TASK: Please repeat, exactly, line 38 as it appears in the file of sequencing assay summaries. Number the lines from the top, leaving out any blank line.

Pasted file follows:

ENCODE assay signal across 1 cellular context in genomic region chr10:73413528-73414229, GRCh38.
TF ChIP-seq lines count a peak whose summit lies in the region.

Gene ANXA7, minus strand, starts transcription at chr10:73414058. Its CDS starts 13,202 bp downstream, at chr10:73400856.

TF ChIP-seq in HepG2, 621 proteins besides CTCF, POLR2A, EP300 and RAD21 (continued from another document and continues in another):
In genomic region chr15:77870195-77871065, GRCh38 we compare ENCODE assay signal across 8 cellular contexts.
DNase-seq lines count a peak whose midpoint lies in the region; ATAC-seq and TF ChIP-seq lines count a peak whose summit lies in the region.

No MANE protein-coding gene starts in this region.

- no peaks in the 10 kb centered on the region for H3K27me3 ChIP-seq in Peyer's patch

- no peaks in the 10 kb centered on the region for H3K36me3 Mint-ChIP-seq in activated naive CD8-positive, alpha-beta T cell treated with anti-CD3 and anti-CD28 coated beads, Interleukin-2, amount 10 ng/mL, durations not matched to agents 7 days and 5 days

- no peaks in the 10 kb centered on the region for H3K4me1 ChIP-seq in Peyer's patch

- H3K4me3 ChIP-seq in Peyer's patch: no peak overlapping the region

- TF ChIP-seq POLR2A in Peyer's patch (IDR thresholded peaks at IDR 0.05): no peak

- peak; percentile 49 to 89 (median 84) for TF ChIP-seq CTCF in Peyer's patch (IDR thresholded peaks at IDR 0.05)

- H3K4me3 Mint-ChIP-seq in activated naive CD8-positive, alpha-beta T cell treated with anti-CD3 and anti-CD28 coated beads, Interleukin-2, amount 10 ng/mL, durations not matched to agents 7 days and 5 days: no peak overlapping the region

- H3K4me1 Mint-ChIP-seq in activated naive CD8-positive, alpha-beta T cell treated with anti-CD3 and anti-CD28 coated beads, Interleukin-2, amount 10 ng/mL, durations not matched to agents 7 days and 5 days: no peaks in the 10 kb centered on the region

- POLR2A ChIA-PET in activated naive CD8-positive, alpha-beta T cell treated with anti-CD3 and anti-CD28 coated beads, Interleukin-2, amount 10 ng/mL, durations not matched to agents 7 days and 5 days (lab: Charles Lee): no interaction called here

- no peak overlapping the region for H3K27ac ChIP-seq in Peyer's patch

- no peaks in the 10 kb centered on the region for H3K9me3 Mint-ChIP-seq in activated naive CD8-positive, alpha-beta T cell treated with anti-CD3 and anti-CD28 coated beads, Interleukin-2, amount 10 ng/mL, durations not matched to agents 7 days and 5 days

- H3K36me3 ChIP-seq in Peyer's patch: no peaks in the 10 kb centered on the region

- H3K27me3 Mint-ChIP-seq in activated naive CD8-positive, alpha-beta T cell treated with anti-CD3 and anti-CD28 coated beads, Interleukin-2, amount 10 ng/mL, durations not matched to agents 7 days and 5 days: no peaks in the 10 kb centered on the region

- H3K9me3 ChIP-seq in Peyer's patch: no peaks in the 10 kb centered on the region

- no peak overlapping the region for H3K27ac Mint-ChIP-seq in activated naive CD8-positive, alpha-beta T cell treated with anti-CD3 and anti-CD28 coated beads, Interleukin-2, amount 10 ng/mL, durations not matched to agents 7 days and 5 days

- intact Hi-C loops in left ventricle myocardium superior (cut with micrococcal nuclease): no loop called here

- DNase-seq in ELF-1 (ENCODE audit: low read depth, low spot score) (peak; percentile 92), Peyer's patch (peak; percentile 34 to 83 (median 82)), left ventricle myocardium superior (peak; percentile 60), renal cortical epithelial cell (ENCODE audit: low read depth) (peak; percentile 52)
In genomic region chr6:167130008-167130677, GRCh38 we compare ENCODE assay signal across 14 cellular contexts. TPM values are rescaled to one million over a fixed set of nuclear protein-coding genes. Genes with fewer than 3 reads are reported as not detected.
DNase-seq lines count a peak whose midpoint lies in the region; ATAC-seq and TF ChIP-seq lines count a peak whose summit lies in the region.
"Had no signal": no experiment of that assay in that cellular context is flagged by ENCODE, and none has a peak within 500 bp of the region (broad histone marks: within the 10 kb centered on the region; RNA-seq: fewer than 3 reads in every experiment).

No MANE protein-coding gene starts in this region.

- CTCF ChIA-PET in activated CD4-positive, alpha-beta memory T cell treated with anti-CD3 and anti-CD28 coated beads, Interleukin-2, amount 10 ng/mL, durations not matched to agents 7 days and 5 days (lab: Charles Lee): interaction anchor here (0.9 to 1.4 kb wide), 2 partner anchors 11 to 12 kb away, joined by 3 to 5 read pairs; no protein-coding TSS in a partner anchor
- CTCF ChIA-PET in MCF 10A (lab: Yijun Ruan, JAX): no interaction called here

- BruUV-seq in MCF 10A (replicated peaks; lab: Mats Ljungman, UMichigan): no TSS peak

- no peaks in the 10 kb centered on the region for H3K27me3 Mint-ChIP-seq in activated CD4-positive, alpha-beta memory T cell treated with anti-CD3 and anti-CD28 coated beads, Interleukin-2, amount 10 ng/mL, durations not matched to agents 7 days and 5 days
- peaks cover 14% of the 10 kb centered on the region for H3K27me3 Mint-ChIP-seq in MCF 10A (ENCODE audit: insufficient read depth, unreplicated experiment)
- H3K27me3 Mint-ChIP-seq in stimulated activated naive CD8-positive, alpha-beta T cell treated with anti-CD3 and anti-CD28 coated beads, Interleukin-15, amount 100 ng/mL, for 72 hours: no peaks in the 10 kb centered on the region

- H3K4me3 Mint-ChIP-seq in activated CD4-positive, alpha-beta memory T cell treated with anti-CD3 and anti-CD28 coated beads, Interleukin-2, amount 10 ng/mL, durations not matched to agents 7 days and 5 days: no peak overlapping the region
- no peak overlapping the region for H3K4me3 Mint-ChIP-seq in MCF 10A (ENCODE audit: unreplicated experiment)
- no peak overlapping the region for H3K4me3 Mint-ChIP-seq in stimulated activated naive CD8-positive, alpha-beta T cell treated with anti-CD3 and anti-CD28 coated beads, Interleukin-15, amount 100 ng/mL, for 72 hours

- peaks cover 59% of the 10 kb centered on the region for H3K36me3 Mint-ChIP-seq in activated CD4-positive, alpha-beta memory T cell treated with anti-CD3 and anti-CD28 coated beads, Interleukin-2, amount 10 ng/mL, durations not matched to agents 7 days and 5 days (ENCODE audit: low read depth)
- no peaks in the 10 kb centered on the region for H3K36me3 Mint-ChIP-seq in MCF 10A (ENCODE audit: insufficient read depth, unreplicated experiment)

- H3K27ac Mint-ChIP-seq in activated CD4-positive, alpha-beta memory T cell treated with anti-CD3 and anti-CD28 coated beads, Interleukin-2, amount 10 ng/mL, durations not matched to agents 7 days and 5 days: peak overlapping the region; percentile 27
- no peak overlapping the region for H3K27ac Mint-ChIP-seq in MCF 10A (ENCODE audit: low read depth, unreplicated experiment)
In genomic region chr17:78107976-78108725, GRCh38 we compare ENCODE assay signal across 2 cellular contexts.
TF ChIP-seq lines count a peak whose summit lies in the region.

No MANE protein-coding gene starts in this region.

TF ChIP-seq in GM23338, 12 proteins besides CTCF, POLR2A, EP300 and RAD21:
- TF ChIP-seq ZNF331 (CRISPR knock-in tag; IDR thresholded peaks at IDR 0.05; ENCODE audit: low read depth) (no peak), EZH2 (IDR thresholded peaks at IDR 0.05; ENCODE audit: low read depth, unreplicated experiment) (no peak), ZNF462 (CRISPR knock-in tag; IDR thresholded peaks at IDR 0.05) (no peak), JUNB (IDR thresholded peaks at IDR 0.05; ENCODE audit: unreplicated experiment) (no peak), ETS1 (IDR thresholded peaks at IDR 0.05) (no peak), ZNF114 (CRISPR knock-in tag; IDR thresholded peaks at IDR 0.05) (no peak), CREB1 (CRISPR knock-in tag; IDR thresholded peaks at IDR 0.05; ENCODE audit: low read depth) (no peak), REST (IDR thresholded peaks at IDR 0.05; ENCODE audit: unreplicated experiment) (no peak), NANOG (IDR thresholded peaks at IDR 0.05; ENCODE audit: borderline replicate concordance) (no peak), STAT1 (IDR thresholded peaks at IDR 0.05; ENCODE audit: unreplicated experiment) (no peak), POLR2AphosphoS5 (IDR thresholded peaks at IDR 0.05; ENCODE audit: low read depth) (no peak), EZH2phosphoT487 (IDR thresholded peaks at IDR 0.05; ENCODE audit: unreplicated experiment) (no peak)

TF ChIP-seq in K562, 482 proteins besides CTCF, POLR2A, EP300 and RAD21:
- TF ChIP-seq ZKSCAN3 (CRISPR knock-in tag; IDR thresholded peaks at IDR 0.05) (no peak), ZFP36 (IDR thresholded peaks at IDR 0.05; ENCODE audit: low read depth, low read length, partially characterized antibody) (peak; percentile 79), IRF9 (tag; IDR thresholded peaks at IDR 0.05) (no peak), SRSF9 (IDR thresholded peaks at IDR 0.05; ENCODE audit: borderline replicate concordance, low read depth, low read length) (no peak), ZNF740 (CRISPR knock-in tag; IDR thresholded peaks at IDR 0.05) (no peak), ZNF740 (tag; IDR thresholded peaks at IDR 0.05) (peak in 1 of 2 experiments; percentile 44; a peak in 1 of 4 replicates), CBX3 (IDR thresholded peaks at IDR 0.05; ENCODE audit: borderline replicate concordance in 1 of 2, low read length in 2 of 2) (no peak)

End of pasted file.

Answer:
- peaks cover 59% of the 10 kb centered on the region for H3K36me3 Mint-ChIP-seq in activated CD4-positive, alpha-beta memory T cell treated with anti-CD3 and anti-CD28 coated beads, Interleukin-2, amount 10 ng/mL, durations not matched to agents 7 days and 5 days (ENCODE audit: low read depth)